Feelings of empathy inevitably draw us towards people or groups that we know or identify with. But what about the rest of humanity for whom we do not feel this empathy? Donald Trump consistently shows empathy for manufacturing workers in “rust belt” states. He claims that they lost their jobs to factories in Mexico and China. His goal is to bring these jobs ‘home’ to the US. That would inevitably be to the detriment of workers in those other countries. However, they would not deserve empathy because Mexican and Chinese workers are “them” rather than “us.”
The specific example broadened to the general case
A telling example is that when subjects watched an interview with a terminally ill child, most of them recommended moving the child up the treatment list (e.g., for a transplant). That would place that child ahead of other children who were presumably equally deserving, but unknown to the viewers.
Media training for politicians specifically encourages provoking the empathic, emotional response, rather than one based on reason. “Let me tell you a story about …” (often featuring little girls or kittens). You then arguing from the particular to the general.
Jagmeet Singh in the 2019 TV leaders’ debate. Photo: tvo.org
Jagmeet Singh used this technique in the TV election leaders’ debate. Donald Trump used it when he cited the murder of an attractive young woman named Kate Steinle by an undocumented immigrant in California. He then argued that all undocumented immigrants should be deported. This sort of technique ignores rational arguments like whether undocumented immigrants in general commit the most murders.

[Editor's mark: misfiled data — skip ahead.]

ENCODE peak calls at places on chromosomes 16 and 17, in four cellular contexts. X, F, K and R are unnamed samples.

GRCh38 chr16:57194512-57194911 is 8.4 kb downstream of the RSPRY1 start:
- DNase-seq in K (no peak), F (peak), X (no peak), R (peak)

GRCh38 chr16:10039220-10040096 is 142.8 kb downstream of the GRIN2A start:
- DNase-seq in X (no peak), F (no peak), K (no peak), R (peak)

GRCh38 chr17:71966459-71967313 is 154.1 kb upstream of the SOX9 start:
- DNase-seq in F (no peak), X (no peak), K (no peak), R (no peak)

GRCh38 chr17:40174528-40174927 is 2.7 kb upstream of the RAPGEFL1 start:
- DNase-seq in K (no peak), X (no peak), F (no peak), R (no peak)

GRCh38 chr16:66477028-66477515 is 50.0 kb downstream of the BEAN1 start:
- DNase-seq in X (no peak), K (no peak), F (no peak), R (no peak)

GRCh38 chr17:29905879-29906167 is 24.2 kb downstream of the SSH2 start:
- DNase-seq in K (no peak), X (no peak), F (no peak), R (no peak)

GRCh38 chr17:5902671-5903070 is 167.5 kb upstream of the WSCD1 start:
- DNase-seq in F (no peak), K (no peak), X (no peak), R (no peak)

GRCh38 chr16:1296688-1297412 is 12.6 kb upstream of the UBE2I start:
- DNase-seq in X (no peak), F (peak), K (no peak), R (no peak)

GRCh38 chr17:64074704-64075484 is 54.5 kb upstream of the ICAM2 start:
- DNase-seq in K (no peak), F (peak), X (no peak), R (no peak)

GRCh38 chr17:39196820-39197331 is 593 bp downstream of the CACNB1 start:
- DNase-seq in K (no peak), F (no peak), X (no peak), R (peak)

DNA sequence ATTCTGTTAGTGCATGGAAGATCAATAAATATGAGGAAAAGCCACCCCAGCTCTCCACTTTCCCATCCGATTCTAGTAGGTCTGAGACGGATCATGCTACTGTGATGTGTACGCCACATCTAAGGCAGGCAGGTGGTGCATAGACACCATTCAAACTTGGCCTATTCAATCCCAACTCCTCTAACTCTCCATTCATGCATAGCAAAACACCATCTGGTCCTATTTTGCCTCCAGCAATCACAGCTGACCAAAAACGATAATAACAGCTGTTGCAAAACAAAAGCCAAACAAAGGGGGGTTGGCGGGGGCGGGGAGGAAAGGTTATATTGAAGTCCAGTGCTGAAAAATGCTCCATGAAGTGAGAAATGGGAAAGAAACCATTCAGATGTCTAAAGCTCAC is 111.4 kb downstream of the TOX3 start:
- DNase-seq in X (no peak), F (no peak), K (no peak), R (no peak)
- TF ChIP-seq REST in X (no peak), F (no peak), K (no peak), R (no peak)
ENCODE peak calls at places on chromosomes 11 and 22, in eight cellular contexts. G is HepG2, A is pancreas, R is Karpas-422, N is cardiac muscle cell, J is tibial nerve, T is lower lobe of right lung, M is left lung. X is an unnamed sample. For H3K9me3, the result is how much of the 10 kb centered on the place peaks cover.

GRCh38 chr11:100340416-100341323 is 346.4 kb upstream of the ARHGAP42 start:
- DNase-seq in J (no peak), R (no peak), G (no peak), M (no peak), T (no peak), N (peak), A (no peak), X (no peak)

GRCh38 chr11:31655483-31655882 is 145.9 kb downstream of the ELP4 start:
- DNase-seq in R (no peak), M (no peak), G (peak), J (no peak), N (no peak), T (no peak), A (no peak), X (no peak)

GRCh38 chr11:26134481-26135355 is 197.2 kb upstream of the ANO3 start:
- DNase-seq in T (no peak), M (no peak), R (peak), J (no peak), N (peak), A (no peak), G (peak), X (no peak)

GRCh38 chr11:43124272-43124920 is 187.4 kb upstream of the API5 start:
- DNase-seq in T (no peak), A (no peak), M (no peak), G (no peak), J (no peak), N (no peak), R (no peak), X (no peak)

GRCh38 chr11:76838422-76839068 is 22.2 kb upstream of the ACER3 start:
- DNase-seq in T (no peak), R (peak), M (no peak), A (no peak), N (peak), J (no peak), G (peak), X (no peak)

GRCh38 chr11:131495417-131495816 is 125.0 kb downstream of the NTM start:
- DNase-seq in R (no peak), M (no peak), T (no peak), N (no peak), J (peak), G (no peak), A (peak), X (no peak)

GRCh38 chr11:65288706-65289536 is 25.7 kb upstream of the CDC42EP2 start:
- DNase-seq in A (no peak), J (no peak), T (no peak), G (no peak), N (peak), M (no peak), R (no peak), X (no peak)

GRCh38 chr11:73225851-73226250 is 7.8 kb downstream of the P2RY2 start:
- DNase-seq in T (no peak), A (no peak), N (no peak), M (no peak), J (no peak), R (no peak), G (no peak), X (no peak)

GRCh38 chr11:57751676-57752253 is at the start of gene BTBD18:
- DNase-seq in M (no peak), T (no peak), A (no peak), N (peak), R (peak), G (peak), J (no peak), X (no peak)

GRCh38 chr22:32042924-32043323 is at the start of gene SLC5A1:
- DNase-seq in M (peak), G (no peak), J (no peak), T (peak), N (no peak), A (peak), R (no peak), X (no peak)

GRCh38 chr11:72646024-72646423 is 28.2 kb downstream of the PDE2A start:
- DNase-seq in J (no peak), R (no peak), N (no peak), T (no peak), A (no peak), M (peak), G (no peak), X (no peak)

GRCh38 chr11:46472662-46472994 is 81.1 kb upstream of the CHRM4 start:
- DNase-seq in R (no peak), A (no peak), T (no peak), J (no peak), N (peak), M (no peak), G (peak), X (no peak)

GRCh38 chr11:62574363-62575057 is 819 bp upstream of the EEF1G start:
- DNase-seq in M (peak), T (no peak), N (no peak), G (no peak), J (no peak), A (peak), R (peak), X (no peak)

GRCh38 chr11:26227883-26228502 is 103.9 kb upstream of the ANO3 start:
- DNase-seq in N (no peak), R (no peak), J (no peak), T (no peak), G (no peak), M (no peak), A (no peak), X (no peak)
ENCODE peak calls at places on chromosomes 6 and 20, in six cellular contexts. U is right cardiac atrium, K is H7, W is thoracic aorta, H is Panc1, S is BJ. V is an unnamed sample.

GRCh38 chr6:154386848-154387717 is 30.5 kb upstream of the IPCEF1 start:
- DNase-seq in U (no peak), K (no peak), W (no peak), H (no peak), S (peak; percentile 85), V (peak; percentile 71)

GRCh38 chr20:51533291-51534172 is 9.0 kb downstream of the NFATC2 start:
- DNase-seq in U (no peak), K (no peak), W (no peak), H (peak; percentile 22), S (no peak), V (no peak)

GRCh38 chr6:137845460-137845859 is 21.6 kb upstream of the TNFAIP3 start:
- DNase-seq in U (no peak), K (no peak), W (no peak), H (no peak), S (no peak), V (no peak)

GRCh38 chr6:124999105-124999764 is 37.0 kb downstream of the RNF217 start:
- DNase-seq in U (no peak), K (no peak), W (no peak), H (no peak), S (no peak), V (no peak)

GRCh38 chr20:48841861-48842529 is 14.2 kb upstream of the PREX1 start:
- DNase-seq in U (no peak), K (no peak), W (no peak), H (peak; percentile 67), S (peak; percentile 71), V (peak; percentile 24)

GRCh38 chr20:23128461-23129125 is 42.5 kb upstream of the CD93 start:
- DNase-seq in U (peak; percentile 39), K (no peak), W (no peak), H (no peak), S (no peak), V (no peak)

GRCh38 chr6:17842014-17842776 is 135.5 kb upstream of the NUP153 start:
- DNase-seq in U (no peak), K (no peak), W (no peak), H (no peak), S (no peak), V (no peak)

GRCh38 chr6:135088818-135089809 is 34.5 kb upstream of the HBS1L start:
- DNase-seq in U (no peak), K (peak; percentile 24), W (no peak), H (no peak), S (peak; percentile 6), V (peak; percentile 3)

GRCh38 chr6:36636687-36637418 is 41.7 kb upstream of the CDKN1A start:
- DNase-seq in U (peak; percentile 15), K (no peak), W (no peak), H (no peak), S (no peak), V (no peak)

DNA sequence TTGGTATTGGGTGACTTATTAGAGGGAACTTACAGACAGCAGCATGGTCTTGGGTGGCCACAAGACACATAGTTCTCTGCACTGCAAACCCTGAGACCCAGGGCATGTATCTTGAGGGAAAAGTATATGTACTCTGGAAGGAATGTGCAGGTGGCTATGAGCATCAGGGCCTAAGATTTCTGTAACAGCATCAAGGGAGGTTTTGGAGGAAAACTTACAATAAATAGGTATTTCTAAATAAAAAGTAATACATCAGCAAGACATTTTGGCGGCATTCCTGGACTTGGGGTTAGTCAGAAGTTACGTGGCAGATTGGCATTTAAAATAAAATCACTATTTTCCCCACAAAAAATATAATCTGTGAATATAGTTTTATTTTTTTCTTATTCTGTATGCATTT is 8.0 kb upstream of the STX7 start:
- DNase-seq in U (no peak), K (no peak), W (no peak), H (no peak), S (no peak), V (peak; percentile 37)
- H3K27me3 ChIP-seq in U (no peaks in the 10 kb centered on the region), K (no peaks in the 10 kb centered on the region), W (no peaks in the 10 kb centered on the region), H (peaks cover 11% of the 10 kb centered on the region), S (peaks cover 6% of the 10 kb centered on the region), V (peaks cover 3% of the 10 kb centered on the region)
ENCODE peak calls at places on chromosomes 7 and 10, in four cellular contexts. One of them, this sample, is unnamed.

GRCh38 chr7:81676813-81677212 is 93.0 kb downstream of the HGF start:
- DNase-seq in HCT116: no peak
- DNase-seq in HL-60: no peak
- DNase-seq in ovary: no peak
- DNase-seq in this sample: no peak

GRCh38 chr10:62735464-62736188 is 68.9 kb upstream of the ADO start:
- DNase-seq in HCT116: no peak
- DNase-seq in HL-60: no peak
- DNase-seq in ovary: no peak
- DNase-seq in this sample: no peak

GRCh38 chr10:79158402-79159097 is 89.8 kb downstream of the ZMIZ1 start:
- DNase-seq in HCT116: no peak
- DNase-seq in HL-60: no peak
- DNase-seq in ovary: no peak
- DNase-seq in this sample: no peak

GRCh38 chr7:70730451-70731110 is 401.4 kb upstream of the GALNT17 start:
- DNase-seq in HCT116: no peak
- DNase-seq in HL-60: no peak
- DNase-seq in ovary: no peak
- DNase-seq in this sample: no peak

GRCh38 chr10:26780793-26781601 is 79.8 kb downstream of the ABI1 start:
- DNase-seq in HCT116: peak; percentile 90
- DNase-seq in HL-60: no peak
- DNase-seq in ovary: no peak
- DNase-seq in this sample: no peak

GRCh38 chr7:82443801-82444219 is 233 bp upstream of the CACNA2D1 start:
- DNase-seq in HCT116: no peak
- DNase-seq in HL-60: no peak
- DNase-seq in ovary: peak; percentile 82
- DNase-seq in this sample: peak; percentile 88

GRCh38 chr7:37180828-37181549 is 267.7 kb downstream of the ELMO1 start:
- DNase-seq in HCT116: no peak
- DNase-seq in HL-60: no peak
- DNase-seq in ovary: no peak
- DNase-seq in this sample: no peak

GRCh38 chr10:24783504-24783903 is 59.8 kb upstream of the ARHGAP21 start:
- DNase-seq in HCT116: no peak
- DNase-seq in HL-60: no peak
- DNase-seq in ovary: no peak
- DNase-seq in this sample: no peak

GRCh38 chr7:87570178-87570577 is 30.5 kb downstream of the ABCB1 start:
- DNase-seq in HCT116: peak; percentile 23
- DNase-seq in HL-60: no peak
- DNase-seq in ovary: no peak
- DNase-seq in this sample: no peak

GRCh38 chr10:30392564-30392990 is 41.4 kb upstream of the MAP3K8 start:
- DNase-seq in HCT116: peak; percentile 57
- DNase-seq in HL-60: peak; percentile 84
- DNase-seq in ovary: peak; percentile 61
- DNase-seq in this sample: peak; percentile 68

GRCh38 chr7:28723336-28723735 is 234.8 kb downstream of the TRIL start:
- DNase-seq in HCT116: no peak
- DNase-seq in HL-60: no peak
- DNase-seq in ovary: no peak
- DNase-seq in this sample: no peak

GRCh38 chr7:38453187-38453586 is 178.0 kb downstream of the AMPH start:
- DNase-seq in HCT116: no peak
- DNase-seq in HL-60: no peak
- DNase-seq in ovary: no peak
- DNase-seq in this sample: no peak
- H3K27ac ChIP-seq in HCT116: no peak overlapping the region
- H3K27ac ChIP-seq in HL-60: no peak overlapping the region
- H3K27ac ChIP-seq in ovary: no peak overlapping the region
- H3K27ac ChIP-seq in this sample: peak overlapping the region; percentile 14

Compassion is not the same as empathy
The Gospels never describe Jesus as being moved by empathy towards the less fortunate. They use the word “compassion” That word implies we use our rational faculties as well as our hearts in making decisions. When we donate food to Mission Services, we do not ask them to rank the eligibility of their clients to receive the food. If we depended on empathy, our emotional prejudices might lead us to promote (or to exclude) specifically those with mental health problems, refugees, single mothers, gays and lesbians, or the unemployed.
Compassion reminds us that people only use food banks because they and their families do not have enough to eat. Jesus asked the disciples, “Did you (or not) feed the hungry; if you did (or not) this for the least of my brothers and sisters you did it for me.” He did not make a hierarchy of which hungry people were most deserving.
Returning to Herod’s Slaughter of the Innocents atrocity in today’s Gospel, I ask why the story shocks us so much. Maybe we react so strongly because King Herod unleashed a killing spree. Or was it because the victims were little children? As parents and grandparents, we can’t help reacting with empathy – what if my child or grandchild was a victim? But pure emotion does not always lead to the most compassionate – and hence the most Christian – response. In the words of the hymn Take my life and let it be, “take my intellect and use every power as thou shalt choose”. That means compassion rather than empathy. We must use head as well as heart.
Fear and anger cause the slaughter of innocent people
The first verse of a hymn by Carolyn Winfrey Gillette reads thus. A voice was heard in Ramah that could not be consoled, as Rachel wept for children she could no longer hold. // For Herod ruled the nation, yet feared the Infant King. How great the devastation that fear and anger bring!
How great the devastation that fear and anger bring! reminds us how this New Testament story is our story today. Herod’s fear and anger led to the Slaughter of the Innocents. Pilate’s fear and anger of the crowd led to Jesus’ death on Good Friday. Fear and anger have prompted people to demand ever harsher sentences on criminals – minimum sentences and excessive use of solitary confinement. Most probably, it was the fear and anger of President George Bush and the American people at the events of September 11, 2001 that unleashed the disastrous events of this century in the Middle East.